Thai street food is plentiful, diverse, and the best part: it’s cheap. If you bring the equivalent of a few US dollars with you to hunt for a fresh meal, you’ve brought too much. You’ll run out of carrying room before you run out of money.
Each street vendor has a specialty. If a guy’s got a whole barbecued duck hanging on a display hook, you can bet that the dish he serves contains some variation of barbecued duck. If a woman’s got fried chicken feet on display in her rolling cart, she’s selling either spicy chicken feet soup, chicken feet kebabs or chicken feet with rice.
Unless you speak Thai, you won’t know what she’s serving until you point toward the chicken feet, nod your head, and get handed a heaping portion of her specialty. It’s a niche market. Everyone has a small piece. The smells? Some are funky, most are appetizing, all are pungent. Walking by a pork vendor, the succulent odor of barbecued sow punches you in the face like a cold clock from Babe himself.
For the adventurous foodies out there, Thai street food is a hub for taste and texture experimentation. Every part of an animal is on display for consumption. Animals that you didn’t even know existed are for sale, raw or pre-prepaired. Animal organs you didn’t know were edible are available fried, steamed or barbecued. And for a little extra, you can order your fried chicken gizzards and barbecue pork spare ribs with a side of fresh rice. Cooked insects are for sale in touristy parts of Bangkok, including scorpions on a stick. Delicious!
Don’t forget the ultimate Thai street food perk: price. An average meal will run you about 25-30 baht (less than one USD). That means you can chow down on pretty much whatever you like, whenever you like. If you’re like me, you love to eat. And if you love to eat, then come to Thailand!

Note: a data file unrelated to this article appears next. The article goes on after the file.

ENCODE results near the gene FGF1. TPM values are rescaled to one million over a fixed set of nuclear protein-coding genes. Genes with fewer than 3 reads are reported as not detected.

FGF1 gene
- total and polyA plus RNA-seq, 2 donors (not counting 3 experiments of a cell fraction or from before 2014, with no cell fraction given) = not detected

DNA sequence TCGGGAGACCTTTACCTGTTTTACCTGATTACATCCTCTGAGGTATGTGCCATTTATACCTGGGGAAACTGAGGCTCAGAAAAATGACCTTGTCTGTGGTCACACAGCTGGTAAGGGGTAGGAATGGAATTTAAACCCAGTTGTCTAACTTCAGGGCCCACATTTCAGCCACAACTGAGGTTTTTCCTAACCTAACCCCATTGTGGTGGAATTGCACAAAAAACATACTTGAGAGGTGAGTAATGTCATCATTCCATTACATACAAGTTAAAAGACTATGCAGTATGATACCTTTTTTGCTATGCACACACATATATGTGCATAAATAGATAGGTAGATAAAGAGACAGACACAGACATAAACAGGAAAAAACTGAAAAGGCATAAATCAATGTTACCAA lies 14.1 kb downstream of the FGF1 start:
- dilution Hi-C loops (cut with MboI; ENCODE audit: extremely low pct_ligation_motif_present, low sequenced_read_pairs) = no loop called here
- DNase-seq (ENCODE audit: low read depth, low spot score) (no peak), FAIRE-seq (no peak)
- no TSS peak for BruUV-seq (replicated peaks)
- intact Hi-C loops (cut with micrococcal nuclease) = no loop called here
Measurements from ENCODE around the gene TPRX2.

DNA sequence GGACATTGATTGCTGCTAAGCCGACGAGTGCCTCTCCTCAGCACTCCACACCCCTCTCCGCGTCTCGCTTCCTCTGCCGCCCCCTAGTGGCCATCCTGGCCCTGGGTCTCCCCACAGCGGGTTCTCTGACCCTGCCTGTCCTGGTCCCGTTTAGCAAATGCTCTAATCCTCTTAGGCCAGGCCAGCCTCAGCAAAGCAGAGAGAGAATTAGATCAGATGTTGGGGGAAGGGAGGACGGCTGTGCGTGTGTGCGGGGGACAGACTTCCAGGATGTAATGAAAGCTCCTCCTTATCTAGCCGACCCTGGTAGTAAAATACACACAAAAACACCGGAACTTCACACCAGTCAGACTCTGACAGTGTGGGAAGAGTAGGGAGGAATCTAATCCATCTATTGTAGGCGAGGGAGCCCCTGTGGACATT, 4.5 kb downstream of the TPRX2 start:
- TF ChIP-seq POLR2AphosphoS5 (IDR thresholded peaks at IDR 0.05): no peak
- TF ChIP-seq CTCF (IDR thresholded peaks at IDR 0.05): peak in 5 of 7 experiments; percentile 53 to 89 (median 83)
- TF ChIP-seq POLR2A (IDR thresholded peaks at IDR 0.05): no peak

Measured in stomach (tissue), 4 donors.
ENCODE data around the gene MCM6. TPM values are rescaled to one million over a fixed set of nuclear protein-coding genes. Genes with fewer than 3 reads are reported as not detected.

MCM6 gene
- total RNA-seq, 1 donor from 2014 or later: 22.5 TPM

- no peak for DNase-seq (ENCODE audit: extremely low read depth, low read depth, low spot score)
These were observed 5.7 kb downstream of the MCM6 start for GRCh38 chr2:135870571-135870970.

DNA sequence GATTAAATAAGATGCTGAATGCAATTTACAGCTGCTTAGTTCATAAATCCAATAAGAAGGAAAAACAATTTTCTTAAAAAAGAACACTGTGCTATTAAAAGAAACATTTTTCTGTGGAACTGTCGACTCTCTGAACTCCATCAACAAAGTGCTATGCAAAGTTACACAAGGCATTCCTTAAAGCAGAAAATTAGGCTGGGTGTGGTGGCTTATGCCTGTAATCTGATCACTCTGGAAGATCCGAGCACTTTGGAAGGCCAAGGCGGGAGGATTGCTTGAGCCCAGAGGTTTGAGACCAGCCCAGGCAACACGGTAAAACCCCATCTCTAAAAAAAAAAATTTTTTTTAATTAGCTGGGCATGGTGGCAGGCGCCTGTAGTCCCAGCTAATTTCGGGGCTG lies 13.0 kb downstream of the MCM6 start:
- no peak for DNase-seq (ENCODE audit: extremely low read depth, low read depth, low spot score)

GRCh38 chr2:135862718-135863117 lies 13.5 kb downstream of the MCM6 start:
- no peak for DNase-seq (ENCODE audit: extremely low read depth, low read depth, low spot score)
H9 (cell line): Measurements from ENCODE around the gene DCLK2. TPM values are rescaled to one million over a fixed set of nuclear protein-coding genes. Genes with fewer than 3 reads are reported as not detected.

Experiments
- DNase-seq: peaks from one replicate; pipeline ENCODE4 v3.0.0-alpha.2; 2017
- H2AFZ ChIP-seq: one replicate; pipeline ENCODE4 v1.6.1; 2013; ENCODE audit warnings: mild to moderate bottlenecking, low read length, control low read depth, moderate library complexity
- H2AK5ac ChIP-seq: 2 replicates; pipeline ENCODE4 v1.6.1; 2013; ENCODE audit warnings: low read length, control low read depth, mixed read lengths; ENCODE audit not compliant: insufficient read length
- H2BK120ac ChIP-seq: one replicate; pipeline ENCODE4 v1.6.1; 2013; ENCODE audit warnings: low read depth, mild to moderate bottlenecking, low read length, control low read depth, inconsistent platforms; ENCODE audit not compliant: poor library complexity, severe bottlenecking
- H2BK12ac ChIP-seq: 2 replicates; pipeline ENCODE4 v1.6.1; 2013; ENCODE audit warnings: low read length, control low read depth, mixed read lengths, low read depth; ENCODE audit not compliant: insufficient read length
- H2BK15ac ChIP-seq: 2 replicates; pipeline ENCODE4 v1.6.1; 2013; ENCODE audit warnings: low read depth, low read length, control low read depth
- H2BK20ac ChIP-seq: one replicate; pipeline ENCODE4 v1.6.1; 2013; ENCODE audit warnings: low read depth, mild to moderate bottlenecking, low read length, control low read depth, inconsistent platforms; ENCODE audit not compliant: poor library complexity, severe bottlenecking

In Pua, Nan, where I’m living, the vendors sell the freshest cuisine available. You can’t walk ten feet down either side of the road without being overcome by the sights and smells of fresh Thai street food. When you pass a fruit stand, the aroma of sweet, sun-ripened, bright yellow bananas and mangoes engulfs you. These fruits were all picked from a tree down the road, and they reek of pure heavenliness. When you see a man selling eggs on the street, you’ll spot his hens nearby pecking at the ground.
Hungry, I walk to the market. A street fruit stand intercepts my path. Freshly picked bananas and mangoes. Lots of ’em. I hesitate for a moment, then point at the bananas. The woman behind the stand smiles at me and says something in Thai. I nod. She grabs at the yellow pile of fruit and stuffs more than a dozen bananas in a bag. She hands the bag to me. “Sip baht!” she says. She wants 10 baht (34 US cents) for the bag of bananas. I only wanted one banana, but I got fourteen. I sit down on a bench nearby and pluck a banana out of the bunch. I peel it, take a bite. It’s sinfully sweet. I reflect for a moment. This single banana would’ve costed more than 34 cents in the States. Thai street food: 1, American food: 0.